A female correspondent for Al Jazeera was shot dead by Israel while covering a new raid in the West Bank
It was this Wednesday that Shireen Abu Aqla, a 51-year-old reporter for Al Jazeera, was shot “deliberately” by Israeli troops in Jenin, the media network said.
On that day, Abu Aqla was in the Jenin refugee camp to report on a new raid by Israel against Palestinians in the camp.
According to the Palestinian health ministry, Abu Aqla was hit in the head by a live bullet during the Israeli raid. She was then taken to hospital in a critical condition but couldn’t survive for more than two hours.
Israeli soldiers also shot another Palestinian journalist from Al Jazeera, Ali Samoudi. Samoudi was shot in the back but he could survive and is now in a stable condition in hospital.
“We were going to film the Israeli army operation and suddenly they shot us without asking us to leave or stop filming. The first bullet hit me and the second bullet hit Shireen,” Samoudi said in hospital, adding also that “there was no Palestinian military resistance at all at the scene.”
The Israeli military said a day before the incident that the raid was legal because it was carried out to arrest terrorist suspects.
“During the activity, tens of Palestinian gunmen fired at and hurled explosive devices toward the soldiers. The soldiers responded with fire toward the gunmen and hits were identified,” the military statement said.
Denying the crime
Israeli officials didn’t confine themselves to denying the illegality of the raid. They also questioned the very fact of whether Abu Aqla was shot by Israeli forces at all.
In this regard, Israel’s Defense Minister Benny Gantz said to reporters late Wednesday that it could have been “the Palestinians who shot her” or the fire from Israeli soldiers; “We are not certain how she was killed but we want to get to the bottom of this incident and to uncover the truth as much as we can,” Gantz told reporters.
These words in fact echoed what Israel’s Prime Minister Naftali Bennett had said a few hours before, asserting that the reporter was “likely” killed by Palestinian gunfire.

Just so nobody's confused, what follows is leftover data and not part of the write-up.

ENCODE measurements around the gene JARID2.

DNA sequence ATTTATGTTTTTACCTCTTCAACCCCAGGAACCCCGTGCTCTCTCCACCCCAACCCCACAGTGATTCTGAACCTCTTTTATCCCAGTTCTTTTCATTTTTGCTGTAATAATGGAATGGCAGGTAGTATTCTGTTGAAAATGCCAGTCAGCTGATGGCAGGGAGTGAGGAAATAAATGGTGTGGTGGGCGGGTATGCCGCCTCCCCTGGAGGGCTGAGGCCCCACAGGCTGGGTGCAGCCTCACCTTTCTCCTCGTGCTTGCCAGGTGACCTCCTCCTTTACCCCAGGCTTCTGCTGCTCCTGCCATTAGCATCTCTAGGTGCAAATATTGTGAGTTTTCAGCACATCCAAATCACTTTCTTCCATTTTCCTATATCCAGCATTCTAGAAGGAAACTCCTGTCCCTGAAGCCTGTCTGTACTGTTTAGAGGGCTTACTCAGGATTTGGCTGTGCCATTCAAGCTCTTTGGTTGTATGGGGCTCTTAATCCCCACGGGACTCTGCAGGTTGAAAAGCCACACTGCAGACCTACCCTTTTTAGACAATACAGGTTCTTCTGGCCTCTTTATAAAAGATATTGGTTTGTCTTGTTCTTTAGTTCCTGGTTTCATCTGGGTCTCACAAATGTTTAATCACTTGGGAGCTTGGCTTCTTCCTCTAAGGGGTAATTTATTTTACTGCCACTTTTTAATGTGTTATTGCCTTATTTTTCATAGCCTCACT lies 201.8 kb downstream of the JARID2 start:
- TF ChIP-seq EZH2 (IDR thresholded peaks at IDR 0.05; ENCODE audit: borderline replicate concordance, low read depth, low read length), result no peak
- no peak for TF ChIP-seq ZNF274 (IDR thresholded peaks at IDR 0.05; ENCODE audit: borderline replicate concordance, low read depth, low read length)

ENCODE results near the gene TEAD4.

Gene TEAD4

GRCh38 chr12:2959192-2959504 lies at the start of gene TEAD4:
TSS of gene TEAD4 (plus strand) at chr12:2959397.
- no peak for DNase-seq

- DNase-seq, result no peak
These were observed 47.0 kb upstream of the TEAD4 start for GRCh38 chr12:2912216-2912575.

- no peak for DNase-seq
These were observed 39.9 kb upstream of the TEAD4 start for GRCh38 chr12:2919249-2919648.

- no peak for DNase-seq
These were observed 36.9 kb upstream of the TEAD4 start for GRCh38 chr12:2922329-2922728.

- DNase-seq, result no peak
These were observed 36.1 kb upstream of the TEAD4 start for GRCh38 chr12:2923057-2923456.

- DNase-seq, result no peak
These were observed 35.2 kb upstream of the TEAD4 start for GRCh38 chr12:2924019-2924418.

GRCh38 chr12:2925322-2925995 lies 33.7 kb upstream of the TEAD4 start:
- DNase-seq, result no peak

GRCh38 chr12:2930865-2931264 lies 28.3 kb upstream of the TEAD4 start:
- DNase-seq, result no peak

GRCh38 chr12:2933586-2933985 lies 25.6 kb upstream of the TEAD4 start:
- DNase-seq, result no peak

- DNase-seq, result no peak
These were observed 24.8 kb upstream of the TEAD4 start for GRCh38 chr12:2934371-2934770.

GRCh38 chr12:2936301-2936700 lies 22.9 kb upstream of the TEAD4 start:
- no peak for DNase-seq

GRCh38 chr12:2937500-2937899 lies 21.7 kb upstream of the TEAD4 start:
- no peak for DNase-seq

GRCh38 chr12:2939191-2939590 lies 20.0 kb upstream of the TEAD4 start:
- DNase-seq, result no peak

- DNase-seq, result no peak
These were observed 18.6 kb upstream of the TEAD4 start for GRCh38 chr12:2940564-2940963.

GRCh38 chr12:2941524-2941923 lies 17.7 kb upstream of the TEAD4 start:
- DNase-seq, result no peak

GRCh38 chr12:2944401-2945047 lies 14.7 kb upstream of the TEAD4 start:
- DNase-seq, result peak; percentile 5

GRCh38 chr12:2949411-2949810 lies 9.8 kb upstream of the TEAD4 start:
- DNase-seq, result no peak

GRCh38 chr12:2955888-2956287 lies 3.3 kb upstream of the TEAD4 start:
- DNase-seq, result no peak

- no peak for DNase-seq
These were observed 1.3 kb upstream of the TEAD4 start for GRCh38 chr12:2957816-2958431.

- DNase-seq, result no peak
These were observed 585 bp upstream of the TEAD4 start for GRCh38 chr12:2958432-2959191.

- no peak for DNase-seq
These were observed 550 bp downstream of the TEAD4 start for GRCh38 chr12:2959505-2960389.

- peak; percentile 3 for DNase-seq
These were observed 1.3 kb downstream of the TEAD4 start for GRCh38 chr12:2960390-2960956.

However, Israeli human rights group B’Tselem later discarded what Bennet claimed. The group said that according to its researchers, the Palestinian gunfire could not possibly have been the gunfire that hit Abu Aqla.
The killing was met with strong criticism in and out of Palestine.
Palestinian President Mahmoud Abbas, for example, said that he sees the Israeli government fully responsible for what he described as a “crime of execution”.
US state department spokesman Ned Price also condemned the incident, saying it was “heartbroken by and strongly condemn the killing” of Abu Aqla; “The investigation must be immediate and thorough and those responsible must be held accountable.” Price noted this Wednesday.
Also in reaction to Abu Aqla’s killing, hundreds of Palestinians and Arab Israelis protested on Thursday. They held rallies in East Jerusalem, Haifa and Nazareth.
This is not the first time a Palestinian Journalist is killed by the Israeli police force. In a statement by the Palestinian Journalists Syndicate, Israel has killed more than 46 Palestinian journalists since the outbreak of the Al-Aqsa Intifada in 2000.
“The Syndicate counts annually between 500 and 700 [Israeli] occupation attacks and crimes against Palestinian journalists and it is time for these crimes to stop.” Tahseen al-Astal, the deputy head of the Syndicate, said in the statement.